NiTRO Creative Matters

Perspectives on creative arts in higher education

Scandinavian Art Education: David Cross Interviews Maddie Leach

This text is an edited transcript of an interview between Swedish-based academic and artist Maddie Leach and David Cross. It specifically examines differences between the Swedish and Australasian art school models and questions whether the pre-conditions exist in Scandinavia more broadly for alternative education models to flourish at the expense of the current university-based system.

By Professor David Cross and Maddie Leach 

This text is an edited transcript of an interview between Swedish-based academic and artist Maddie Leach and David Cross. It specifically examines differences between the Swedish and Australasian art school models and questions whether the pre-conditions exist in Scandinavia more broadly for alternative education models to flourish at the expense of the current university-based system. Leach, who trained as a sculptor at ILAM School of Art in Christchurch has extensive experience in developing pan-disciplinary art programmes firstly, at Massey University New Zealand, and more recently as Head of Fine Art at HDK Valand Academy in Gothenburg.  

David Cross: You began your academic career in New Zealand/Aotearoa before taking up an appointment at Valand Academy at the University of Gothenburg, in Sweden, six years ago.  How might you, in your own words, characterize what an art school looks like within a Swedish context and how it might be different from an Australasian model?

The difficulty of securing a place in a Swedish art school, is interesting as it may be one of the few factors that could lead to the growth of alternative educational models here like School of the Damned or Nato Thompsons Alternative Art School in the US. For example, in our BFA program at Valand, it isn’t unusual for around 500 people to apply for 16 spaces.

Maddie Leach: I think the main difference that I instantly noticed was the reduced number of students. This can be observed across Scandinavia, not just Sweden, where there’s much stronger regulation on the number of people accepted into art schools, both at BA level and MA level. Coming from New Zealand where, at the time, we were working with cohorts of about 30 to 35 students in each year group, at Valand in 2016 there were year groups in the BA and MA programmes of around 10-12 students. In total, there may be as few as 50 to 60 graduates produced from BFA programmes each year across Sweden. At Valand, this bespoke economy of scale was also noticeably determined by a sense of physical “real estate”. We only had so many individual studio spaces in the building, which meant there was a fixed number of students accepted – because we didn’t have enough studios to accommodate more enrolments. It was a very static equation, you could say. 

David: How did this compare to your own teaching and art school experiences in New Zealand?

Maddie: The model of the individual studio was very different to my experience of studio spaces at art schools in New Zealand.  Even when I was at the University of Canterbury, in Christchurch in the early 1990s, we always had a shared studio model. Whereas at Valand, you would walk along corridors with a series of large individuated rooms, each of which had a door with a padlock on it. This conception of the individual studio also determined aspects of the teaching process – in which a lecturer might see a maximum of seven students a day for individual tutorials. It might seem luxurious within a southern hemisphere context, but each one-to-one tutorial was always an hour, never less than that. It was a qualitative idea strongly held in the Valand student-teacher psychology.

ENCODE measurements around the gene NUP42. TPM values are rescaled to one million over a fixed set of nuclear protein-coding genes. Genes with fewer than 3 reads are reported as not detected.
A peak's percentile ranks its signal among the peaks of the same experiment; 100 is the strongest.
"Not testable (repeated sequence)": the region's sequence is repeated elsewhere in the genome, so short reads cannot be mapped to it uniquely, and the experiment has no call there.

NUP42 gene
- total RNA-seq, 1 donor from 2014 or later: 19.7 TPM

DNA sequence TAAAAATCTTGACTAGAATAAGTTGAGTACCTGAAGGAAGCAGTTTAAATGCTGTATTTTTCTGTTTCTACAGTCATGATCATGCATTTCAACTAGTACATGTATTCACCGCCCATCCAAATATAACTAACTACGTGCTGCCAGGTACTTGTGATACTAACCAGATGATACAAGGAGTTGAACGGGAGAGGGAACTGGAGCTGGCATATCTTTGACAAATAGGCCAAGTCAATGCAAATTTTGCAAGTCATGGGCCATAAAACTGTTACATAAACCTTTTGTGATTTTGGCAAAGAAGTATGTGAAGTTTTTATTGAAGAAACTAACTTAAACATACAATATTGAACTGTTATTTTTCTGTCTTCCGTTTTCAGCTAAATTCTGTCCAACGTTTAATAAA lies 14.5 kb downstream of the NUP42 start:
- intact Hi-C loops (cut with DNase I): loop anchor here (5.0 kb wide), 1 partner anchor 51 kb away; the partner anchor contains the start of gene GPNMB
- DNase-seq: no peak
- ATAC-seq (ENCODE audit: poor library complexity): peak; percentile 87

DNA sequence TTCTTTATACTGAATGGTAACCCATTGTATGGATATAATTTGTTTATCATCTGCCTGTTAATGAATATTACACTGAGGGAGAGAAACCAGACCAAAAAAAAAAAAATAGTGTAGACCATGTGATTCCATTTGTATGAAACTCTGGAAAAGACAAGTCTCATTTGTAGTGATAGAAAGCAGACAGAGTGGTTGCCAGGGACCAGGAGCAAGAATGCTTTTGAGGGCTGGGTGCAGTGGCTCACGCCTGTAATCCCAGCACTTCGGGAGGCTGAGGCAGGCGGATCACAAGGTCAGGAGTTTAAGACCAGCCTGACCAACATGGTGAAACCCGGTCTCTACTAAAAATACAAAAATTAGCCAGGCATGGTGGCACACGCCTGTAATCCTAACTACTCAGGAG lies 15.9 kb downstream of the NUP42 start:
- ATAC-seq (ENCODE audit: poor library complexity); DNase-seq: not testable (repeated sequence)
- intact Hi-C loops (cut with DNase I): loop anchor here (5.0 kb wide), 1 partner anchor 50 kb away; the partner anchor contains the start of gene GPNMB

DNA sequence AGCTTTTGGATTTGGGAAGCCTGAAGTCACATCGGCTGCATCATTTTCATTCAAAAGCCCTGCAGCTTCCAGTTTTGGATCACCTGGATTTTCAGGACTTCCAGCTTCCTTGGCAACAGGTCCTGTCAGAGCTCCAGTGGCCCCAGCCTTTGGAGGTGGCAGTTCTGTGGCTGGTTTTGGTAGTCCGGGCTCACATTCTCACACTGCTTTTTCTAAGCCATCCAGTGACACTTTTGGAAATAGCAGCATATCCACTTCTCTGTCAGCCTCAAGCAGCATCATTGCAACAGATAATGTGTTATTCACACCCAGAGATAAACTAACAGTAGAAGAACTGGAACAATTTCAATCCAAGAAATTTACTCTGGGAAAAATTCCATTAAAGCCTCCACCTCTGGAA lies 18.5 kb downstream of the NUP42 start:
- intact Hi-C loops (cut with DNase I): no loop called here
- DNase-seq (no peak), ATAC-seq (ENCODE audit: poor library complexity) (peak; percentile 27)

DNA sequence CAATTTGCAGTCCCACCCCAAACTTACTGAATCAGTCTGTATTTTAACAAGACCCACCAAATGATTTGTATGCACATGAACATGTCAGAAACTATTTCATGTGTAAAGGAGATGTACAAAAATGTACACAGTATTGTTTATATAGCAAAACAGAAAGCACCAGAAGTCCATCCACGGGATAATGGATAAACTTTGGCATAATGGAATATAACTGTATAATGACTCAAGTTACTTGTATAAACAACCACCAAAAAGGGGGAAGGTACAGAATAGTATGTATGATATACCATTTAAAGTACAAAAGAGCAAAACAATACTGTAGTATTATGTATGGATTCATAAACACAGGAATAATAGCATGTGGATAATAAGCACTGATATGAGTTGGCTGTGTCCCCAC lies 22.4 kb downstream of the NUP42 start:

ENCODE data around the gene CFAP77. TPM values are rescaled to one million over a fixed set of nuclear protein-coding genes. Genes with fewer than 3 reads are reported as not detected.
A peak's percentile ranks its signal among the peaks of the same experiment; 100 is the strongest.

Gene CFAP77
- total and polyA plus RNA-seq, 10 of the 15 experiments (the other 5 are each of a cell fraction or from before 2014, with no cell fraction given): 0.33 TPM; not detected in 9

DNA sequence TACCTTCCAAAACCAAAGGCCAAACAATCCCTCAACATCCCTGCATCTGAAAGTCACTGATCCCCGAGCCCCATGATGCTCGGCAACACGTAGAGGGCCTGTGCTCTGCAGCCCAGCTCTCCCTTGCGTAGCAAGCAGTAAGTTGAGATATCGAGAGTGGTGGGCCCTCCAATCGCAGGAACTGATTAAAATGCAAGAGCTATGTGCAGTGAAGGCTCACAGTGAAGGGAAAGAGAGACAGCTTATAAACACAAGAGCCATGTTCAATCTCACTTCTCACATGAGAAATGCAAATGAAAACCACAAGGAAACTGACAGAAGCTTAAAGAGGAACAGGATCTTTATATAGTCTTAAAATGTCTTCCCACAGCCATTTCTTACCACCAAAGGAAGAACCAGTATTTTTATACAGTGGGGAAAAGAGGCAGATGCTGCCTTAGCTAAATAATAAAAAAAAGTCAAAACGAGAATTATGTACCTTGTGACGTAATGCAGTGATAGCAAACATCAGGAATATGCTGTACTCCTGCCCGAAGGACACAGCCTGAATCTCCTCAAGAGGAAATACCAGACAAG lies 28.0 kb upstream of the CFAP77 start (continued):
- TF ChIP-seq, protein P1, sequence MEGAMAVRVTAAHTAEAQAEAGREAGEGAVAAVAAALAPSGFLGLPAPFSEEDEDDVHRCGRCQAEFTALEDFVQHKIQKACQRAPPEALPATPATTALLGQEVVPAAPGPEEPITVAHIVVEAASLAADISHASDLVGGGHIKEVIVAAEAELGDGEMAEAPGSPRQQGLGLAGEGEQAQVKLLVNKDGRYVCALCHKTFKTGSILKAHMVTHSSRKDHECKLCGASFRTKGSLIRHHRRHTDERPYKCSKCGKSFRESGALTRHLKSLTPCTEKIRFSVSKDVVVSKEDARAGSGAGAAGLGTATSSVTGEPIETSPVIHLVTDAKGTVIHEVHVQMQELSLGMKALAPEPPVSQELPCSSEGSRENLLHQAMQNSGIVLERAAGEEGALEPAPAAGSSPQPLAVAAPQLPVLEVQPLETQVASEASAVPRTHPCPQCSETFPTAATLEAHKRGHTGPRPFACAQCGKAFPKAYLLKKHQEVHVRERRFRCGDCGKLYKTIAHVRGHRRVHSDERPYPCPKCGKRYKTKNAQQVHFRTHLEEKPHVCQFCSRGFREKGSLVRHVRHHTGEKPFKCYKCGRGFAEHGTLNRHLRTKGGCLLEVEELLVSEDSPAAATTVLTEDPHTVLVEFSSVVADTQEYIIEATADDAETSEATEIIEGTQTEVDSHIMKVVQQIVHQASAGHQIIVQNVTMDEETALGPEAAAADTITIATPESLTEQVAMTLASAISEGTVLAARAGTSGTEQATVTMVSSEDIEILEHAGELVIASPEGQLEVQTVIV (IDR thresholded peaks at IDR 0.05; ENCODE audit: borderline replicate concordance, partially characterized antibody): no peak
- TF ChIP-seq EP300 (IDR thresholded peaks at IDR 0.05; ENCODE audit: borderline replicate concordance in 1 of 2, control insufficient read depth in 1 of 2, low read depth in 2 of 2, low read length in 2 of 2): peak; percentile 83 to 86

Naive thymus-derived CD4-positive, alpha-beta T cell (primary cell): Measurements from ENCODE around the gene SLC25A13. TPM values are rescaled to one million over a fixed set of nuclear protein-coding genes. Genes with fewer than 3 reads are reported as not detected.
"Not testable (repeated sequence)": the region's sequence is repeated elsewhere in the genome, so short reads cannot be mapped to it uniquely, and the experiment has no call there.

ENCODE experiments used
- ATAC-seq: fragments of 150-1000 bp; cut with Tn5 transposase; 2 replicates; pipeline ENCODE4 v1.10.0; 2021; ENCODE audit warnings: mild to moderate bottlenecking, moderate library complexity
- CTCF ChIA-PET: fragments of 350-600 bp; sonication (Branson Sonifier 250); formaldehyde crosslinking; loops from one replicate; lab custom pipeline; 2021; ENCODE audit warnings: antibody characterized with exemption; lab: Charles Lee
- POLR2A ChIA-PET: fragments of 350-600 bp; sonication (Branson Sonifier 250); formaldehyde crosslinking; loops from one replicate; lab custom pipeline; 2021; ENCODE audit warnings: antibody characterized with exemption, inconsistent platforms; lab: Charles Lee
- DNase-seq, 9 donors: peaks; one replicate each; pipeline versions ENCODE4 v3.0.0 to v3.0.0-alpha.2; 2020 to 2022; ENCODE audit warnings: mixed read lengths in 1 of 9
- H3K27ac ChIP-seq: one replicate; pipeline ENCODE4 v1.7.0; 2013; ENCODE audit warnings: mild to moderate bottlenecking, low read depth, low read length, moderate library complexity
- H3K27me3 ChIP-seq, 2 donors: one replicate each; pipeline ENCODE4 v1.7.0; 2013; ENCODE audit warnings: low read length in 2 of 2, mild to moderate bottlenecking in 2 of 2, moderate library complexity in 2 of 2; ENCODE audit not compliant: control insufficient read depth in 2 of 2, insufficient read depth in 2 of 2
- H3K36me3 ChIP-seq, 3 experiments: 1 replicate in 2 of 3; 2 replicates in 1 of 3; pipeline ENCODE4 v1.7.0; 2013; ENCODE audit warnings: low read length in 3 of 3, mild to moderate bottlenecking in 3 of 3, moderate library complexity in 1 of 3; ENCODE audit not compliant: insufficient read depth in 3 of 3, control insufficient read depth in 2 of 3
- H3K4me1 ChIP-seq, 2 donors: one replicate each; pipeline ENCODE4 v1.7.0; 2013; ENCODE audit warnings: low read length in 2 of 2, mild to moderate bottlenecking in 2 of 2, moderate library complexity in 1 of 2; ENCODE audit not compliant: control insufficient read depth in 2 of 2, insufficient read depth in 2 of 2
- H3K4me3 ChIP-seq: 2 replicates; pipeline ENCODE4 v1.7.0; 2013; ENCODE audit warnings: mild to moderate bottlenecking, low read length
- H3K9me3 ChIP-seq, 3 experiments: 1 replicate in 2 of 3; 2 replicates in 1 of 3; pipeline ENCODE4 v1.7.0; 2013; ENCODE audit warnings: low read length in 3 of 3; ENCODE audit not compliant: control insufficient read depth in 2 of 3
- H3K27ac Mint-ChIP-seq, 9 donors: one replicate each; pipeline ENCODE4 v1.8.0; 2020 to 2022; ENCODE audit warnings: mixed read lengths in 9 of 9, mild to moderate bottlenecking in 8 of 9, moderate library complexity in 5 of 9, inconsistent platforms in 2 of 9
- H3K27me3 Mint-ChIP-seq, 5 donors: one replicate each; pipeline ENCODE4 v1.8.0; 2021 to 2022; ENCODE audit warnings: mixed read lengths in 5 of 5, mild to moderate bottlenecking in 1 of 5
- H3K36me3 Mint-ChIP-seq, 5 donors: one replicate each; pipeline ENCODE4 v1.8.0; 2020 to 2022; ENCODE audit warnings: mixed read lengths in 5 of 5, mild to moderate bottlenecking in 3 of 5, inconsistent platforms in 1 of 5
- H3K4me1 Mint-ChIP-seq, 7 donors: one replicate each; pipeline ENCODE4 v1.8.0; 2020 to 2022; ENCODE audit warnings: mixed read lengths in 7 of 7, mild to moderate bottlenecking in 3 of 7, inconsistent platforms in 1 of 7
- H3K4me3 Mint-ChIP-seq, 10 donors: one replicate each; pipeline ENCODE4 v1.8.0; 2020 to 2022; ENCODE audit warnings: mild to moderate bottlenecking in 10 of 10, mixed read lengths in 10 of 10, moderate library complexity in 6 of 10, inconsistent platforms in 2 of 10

David: You are painting a picture of consistency, or at least a stable system within Swedish art school education, where the changes that we’re currently experiencing in Australia (increasing fees, ‘efficiencies in class numbers and studio hours) feels like we’re on this constant sort of a cost management treadmill.  And it doesn’t feel like Sweden has gone through that process. The idea again of one-hour tutorials consistently hasn’t changed. The studio model hasn’t changed. The No fees policy is still sacrosanct. Is this a fair characterisation?

Maddie: It would depend who you speak with. I have Swedish colleagues who would observe that there has been a lot of change, and at Valand we have made some significant departures from the situation I describe above. It would also depend on which of the five major art schools we are talking about. However, it is true to say that Swedish students and students from the European Union are not charged fees for their education. They do have access to student loans to help support themselves while they’re studying, so there is some debt involved for many. But certainly, compared to Australia, New Zealand, the UK, the luxury of the free education system here is something which students may not fully recognise if they haven’t experienced other contexts.

Before we fully orient ourselves towards socially engaged practice, performative and dematerialised forms of “creative production”, the question of returning to, or reinventing, our physical encounters with materials and built spaces remains in front of us.

There are two other important contexts to consider in terms of the differences between Australasia and Scandinavia. One relates to a building boom in which a number of art schools here have either just completed, or are in the process of commissioning, purpose-built signature buildings.  As you have noted, it feels like something of an architectural arms race towards the most “contemporary” building. A second key difference relates to the large discrepancy between the number of applicants to fine art degree programmes and the number of students we actually accept.